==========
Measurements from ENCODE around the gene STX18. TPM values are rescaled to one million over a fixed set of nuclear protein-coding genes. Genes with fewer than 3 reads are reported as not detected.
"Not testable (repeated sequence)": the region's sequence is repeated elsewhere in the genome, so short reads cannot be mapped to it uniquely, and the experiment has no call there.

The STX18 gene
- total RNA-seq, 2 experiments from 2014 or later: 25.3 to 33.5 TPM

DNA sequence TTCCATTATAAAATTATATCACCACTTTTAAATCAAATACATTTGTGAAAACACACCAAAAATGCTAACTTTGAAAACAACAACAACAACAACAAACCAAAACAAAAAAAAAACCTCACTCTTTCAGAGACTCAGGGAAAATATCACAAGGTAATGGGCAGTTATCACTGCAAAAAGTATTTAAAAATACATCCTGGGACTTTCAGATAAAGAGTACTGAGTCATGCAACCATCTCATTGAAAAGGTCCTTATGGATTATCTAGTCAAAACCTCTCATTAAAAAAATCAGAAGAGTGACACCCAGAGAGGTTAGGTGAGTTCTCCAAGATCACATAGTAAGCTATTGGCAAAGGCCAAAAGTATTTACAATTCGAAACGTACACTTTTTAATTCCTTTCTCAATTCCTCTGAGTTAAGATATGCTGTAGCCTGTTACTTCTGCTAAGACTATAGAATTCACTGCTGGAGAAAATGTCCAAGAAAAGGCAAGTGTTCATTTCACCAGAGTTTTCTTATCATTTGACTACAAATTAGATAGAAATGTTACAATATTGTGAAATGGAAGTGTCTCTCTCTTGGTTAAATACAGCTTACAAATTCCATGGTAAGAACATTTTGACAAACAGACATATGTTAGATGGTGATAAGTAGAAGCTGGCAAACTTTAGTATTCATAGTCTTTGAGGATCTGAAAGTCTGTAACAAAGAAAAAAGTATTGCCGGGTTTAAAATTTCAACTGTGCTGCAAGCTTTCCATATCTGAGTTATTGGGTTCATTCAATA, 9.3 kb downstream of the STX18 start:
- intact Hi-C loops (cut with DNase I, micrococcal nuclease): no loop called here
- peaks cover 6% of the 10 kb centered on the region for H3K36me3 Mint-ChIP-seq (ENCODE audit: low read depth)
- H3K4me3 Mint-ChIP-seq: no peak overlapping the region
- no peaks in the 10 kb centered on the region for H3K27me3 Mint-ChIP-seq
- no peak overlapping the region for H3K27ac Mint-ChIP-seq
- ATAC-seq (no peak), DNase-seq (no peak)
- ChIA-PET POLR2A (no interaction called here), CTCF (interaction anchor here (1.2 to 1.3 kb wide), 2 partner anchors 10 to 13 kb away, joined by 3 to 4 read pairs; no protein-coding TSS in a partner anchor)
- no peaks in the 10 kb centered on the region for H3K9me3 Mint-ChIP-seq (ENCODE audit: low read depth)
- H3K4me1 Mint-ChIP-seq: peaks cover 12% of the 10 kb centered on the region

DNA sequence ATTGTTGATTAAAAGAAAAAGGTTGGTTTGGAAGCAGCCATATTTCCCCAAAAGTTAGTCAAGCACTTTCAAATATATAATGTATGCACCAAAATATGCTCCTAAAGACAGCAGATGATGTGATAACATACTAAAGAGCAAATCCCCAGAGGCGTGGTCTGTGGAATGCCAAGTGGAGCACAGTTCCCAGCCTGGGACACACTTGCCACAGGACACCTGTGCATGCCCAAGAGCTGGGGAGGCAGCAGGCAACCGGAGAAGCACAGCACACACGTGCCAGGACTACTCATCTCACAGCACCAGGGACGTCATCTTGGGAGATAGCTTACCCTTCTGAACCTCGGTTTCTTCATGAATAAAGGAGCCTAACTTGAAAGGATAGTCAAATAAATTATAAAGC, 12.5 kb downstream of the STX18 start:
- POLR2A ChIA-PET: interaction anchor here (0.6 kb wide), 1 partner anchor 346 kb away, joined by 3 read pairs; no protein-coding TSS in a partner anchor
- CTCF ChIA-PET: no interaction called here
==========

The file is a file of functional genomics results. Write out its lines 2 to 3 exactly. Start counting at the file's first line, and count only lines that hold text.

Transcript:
"Not testable (repeated sequence)": the region's sequence is repeated elsewhere in the genome, so short reads cannot be mapped to it uniquely, and the experiment has no call there.

The STX18 gene